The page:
When I told my husband about it he said she probably thought since I was fat I was planning on hiding the bag from my family for my own consumption. That is too funny to me, if I'm going to be hiding something away I would pick something WAY better than Pop-Tarts and bubble gum tape (blech, blech). Like CHOCOLATE! What's even funnier is my stash actually consists of those 100 calorie packs of the little cookies and popcorn, sugar free Life Savers, 90 calorie Special K bars, and 50 calorie packs of Goobers and Raisinets. They aren't even hidden away, just in a less convenient cupboard. If I put them in the cupboard with the rest of the food the kids will eat like four packages at a time just because they're easy and in plain sight.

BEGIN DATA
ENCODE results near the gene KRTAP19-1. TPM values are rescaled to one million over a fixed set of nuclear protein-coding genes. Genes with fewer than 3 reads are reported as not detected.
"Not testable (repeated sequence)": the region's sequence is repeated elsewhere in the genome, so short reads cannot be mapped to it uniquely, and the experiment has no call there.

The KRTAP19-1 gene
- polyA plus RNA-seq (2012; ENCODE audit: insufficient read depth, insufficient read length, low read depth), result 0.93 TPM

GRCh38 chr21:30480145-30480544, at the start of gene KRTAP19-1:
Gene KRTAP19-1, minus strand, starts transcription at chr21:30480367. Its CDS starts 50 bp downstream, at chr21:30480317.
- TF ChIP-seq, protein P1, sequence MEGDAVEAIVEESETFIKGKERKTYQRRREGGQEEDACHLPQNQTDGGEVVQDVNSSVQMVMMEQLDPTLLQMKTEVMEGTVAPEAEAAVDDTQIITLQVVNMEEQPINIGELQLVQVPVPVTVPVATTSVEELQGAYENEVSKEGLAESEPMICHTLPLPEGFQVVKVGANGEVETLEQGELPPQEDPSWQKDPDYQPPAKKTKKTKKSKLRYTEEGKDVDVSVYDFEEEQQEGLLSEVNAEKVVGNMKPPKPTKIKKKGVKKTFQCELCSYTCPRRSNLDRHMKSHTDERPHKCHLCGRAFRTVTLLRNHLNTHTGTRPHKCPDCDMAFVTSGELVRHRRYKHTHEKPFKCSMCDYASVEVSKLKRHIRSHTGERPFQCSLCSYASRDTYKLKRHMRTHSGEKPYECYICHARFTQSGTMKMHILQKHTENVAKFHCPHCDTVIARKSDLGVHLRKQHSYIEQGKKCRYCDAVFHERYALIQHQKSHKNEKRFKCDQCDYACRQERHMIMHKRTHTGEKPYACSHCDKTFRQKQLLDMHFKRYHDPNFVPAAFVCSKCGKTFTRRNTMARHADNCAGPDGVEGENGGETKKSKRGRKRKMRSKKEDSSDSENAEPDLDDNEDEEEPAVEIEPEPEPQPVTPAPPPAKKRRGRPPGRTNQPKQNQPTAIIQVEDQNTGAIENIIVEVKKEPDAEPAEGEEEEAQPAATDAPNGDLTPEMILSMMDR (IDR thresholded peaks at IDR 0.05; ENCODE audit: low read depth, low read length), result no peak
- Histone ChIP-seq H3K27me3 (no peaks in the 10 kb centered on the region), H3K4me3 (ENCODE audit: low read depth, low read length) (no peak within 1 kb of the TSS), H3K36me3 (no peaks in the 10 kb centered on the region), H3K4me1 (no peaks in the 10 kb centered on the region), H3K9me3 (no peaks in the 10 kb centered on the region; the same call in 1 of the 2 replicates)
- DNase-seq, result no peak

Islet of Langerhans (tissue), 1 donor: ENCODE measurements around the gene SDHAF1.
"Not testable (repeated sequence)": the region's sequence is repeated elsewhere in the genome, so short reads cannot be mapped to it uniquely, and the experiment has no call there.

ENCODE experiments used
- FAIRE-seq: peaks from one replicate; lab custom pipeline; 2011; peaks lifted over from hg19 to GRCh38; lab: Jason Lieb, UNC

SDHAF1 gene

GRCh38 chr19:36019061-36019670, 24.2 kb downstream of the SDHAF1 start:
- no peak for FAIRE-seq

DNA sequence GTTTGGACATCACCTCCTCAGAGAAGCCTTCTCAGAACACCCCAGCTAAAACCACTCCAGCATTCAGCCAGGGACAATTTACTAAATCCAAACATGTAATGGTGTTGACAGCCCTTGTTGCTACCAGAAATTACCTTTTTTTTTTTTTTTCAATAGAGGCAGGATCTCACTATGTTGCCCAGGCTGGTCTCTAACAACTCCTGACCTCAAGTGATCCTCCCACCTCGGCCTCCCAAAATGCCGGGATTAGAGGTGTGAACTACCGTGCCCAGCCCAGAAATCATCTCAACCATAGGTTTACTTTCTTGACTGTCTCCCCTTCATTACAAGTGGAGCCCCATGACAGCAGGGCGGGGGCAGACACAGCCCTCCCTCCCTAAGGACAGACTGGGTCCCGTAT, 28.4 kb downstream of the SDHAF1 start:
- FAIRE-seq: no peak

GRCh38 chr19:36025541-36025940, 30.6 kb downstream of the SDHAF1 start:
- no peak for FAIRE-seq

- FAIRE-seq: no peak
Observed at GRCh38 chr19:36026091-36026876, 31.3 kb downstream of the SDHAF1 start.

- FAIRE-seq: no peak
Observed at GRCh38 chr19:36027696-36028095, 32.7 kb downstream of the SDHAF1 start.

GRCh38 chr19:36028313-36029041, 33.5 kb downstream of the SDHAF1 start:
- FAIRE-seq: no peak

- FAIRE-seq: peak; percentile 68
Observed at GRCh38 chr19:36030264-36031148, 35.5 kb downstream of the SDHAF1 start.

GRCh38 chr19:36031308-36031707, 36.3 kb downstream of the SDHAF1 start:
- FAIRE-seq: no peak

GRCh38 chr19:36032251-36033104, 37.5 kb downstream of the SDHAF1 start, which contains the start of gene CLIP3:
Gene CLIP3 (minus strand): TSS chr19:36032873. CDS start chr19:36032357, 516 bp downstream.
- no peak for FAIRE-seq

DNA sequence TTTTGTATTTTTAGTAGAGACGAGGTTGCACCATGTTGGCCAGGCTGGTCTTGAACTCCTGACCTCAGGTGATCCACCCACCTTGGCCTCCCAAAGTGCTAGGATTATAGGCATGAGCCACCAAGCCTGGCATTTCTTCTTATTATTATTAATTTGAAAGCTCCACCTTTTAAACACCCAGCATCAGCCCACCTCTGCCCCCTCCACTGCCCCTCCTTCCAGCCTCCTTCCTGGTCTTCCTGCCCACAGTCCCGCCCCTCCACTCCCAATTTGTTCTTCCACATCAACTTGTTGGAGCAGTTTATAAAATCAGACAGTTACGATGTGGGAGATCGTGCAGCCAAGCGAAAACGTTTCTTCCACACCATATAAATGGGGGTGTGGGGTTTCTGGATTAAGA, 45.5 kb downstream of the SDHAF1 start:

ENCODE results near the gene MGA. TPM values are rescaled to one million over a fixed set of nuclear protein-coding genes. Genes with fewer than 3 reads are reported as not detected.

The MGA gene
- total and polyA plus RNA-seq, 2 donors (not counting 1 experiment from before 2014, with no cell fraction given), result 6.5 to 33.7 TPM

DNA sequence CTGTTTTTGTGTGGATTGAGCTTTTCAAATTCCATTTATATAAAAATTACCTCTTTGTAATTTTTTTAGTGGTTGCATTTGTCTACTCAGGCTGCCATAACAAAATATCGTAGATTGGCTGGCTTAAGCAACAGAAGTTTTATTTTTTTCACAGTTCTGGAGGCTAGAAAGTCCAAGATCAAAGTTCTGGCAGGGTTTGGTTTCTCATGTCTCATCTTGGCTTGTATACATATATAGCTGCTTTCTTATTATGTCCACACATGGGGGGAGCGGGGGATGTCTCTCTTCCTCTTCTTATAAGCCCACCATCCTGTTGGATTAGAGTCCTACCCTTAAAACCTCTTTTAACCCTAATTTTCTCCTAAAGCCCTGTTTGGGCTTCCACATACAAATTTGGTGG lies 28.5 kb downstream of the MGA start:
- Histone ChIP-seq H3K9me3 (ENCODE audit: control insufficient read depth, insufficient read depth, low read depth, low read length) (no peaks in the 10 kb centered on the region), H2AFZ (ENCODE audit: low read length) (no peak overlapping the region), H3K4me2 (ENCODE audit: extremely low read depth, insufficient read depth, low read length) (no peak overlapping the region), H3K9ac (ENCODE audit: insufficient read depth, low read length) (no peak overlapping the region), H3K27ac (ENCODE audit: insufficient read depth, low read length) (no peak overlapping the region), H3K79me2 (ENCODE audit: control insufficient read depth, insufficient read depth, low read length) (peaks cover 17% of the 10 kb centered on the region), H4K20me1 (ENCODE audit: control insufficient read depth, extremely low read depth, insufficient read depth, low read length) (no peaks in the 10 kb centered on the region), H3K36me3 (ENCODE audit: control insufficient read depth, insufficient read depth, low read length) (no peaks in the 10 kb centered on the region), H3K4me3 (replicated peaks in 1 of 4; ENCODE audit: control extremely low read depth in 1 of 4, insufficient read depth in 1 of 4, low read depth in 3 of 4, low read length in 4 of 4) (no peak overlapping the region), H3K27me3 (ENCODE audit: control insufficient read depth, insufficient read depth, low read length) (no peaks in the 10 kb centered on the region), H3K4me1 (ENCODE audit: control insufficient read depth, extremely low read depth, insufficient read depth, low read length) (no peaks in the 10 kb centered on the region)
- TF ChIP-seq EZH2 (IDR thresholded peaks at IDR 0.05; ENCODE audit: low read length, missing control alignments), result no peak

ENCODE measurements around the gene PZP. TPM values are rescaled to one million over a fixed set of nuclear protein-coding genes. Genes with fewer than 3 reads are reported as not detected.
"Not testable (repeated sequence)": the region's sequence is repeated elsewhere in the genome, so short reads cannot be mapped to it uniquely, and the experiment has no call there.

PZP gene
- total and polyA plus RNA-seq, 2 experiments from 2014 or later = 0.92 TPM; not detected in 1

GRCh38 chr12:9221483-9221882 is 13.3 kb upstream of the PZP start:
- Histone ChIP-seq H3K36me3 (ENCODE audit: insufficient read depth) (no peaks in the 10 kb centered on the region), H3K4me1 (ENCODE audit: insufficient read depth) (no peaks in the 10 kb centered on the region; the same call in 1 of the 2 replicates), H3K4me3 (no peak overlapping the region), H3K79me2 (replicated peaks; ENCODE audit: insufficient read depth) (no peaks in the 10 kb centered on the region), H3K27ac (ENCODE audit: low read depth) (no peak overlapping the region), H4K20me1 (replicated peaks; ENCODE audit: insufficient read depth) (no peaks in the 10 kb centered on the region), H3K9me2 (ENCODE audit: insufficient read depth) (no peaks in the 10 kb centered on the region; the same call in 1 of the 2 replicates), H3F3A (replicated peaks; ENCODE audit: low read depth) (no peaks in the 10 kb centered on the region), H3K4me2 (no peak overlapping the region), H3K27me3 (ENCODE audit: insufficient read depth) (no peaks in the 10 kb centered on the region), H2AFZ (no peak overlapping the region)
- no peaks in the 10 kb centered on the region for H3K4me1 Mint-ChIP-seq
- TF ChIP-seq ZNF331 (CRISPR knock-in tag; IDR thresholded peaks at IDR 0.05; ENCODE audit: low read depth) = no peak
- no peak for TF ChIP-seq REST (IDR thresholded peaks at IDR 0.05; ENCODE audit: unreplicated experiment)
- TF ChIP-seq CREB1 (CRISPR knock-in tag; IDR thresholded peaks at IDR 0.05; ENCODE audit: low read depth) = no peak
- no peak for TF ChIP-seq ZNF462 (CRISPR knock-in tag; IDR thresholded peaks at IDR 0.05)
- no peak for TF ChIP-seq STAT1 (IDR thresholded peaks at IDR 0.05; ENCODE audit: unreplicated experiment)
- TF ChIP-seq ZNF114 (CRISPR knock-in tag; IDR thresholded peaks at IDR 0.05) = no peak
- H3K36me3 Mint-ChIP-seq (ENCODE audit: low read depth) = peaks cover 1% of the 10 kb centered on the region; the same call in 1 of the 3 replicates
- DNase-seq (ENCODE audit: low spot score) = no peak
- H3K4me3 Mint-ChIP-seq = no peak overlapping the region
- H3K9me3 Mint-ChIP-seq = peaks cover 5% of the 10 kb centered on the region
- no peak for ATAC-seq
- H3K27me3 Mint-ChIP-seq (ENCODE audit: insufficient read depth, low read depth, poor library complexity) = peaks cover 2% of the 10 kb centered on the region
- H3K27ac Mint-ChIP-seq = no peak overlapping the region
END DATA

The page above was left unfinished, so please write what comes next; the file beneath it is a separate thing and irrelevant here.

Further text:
In reality I don't even look at Pop-Tarts, Cheez-Its, or boxed mac and cheese as food. It's stuff my kids eat occasionally but I'd need to be on Survivor to actually want to eat it. I would much rather eat a salad, carrots, fruit, or yogurt any day. Just another one of those misperceptions about fat people.

My husband also said this kind of thinking made him furious. We might have a "normal" BMI fat activist on our hands.

Wednesday, November 7, 2007

Caring for Obese Patients

It would be a great start if more doctors actually read and implemented these guidelines recommended by the U.S. Department of Health and Human Services. Granted there are still some major flaws (including the BMI chart) but it would be a monumental improvement compared to what is happening to fat people in medical offices everyday.